According to Home Office figures quoted by the Daily Mail, the 2021 season has seen some 16,000 agricultural and horticultural workers enter the UK from 37 different countries, with people travelling from as far afield as Barbados, Nepal, Tajikistan, Kenya and the Philippines.
In 2020 the number of workers entering the country on seasonal workers visas was just 7,000, who came from 14 different countries. However, the figures are still almost half of the 30,000 workers allowed this year under the expanded scheme, and many Eastern European workers have still not returned following Covid and Brexit.
According to statistics, Ukraine provided the most fruit and veg pickers this year, followed by Russia, Belarus and Moldova, then Nepal and Bulgaria. The Mail reports that Barbados has provided more than 100 pickers, with the Caribbean island’s ministry of labour expecting the work to be popular as the minimum wage in Barbados is about £3 an hour – while fruit pickers in the UK can earn up to £20 an hour.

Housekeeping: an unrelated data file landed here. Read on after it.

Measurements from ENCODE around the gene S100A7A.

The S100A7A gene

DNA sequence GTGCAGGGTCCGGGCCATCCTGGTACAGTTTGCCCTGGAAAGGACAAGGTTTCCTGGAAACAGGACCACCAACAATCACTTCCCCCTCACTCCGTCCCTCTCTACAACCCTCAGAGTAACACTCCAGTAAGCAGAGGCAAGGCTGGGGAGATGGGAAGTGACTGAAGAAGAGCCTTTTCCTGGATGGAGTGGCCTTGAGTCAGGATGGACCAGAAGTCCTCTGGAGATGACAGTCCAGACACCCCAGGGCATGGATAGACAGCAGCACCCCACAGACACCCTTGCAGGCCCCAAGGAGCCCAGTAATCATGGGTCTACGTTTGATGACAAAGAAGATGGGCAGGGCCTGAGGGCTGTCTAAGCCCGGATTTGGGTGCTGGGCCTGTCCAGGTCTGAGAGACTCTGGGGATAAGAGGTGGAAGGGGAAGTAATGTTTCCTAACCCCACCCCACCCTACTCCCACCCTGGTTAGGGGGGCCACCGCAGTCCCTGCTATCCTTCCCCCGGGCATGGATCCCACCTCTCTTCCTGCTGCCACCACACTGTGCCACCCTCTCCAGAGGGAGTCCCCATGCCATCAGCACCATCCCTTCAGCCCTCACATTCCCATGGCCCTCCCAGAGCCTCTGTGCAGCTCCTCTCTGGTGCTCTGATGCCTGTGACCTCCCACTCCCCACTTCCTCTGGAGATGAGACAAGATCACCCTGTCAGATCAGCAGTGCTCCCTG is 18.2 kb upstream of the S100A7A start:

David Simmons, managing director of Riviera Produce told The Times that most of the 300 workers the company recruited this season had come from Russia, Kazakhstan and Tajikistan. “Over the last five years, we have been very reliant on Bulgarians and Romanians, but we have lost about half of our staff this year during the season,” he said. “They’ve just decided to go back home or to Germany or other countries, or they have become delivery drivers or taken jobs which are easier than working out in the fields. We’ve increased wages by 12 per cent to try to get them to stay and most earn between £15 and £20 an hour.”
Tom Bradshaw, of the NFU, commented, “Farm businesses have done all they can to recruit staff domestically, but even increasingly competitive wages have had little impact.”